The religious people on here (for the most part) don't have reason. All the logical arguments in the world aren't going to convince them that they shouldn't be praying to Jesus and making others pray to Jesus, during all official meetings.

    I'm just glad we have a Constitution and Supreme Court which is clear on this.

  • aquamama Oct 11, 2007

    "God" forbid there be a Jew on the city council! Y'know, I graduated from high school in Fayettenam. I had my own little protest when I refused to remove my cap during my high school graduation prayer. I was disgusted and tempted to sue the schools. Mostly I just wanted to get out of that horrible city. Maybe I should've sued and prevented years of students from being subjected to forced religious belief. Can I still do it now? Any civil rights lawyers here?

  • Your Reality Check Bounced Oct 11, 2007

    Read the story properly before posting! The Memo said "Jesus or other Deities"

    Wow, I had no idea the one human (or are you a diety?) on this planet in charge of determining whether or not something has been read "properly" is in our midst. Uptight much?

    The point is, the name of Jesus was specifically singled out and in the memo "or other Deities" is nothing but a parenthetical reference, which has some clear, if subtle, implications about specifically restricting Christians who invoke the name of Jesus.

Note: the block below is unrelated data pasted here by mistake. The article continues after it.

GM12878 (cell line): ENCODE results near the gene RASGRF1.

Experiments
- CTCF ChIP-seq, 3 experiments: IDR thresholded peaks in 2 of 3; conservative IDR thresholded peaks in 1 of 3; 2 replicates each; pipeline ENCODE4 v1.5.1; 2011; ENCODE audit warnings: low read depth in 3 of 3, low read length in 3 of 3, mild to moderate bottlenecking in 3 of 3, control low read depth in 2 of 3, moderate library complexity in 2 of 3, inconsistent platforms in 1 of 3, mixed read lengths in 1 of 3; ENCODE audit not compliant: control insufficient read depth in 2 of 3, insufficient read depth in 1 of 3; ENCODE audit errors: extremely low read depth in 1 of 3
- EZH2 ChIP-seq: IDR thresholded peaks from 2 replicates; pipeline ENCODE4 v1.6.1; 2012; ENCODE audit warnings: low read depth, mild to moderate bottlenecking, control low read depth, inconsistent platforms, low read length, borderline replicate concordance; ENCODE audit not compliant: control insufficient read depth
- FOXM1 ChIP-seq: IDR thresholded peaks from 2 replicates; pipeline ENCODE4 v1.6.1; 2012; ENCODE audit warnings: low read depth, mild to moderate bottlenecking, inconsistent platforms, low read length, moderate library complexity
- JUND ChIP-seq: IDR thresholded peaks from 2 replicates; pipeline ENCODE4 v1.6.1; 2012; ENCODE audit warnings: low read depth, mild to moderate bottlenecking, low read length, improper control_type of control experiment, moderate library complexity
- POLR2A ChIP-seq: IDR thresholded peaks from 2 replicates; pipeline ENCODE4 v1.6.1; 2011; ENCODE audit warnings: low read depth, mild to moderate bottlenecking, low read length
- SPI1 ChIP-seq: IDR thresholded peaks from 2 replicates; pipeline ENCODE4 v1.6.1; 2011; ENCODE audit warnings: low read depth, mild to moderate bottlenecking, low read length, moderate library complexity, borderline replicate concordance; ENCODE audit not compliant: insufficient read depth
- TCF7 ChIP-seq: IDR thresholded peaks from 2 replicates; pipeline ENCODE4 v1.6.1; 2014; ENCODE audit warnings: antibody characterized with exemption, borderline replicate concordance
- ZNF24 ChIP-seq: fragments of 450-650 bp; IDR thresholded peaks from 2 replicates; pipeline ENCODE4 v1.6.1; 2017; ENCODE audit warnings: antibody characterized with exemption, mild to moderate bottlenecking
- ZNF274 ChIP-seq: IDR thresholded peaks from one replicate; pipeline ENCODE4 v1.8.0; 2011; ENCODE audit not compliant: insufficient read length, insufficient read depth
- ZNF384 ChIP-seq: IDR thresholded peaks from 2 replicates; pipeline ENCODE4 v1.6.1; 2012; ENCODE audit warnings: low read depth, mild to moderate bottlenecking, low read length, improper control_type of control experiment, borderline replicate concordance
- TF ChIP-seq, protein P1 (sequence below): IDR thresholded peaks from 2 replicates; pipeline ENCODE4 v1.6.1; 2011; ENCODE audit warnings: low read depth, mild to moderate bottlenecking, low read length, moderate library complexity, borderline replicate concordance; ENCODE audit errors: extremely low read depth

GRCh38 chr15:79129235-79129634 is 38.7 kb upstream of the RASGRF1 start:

Gee, you'd think they could have done a better job of keeping language neutral, especially in a memo specifically attempting to order others to keep their language neutral.

    I'm sorry if you're unable to see the irony in that.

    And if you're an example of being "better mannered", I think I understand why others wouldn't want to be.

  • beas Oct 11, 2007

    Thank you dadof2! Well said!

    "We must adhere to the constitutional standard that opening prayers are neutral." If prayers are neutral, who are we praying to? If it is neutral then we can't be praying to anyone. So what's the point in having a prayer? If we are going to pray (and I hope we do) then let's pray in Jesus's name.

  • daisy Oct 11, 2007

    Correct me if I have my history mixed up, wasnt this country founded by men and women who were escaping a government where the king's version of religion was being forced upon them. The comments such as if you dont like prayer than leave reminds me of just that. I am Christian and work in government but I dont want the two mixing when it comes to government business. Some of the hardest people to work with are the ones who profess to be Christian the loudest.

  • haggis basher Oct 11, 2007

    "this is the way this country started and this is the way it should remain."

    Do you think that only white, male, land owners should get to vote? That you should be allowed to own slaves? If you want to live in the 18th century, fine but don't inflict it on the rest of us.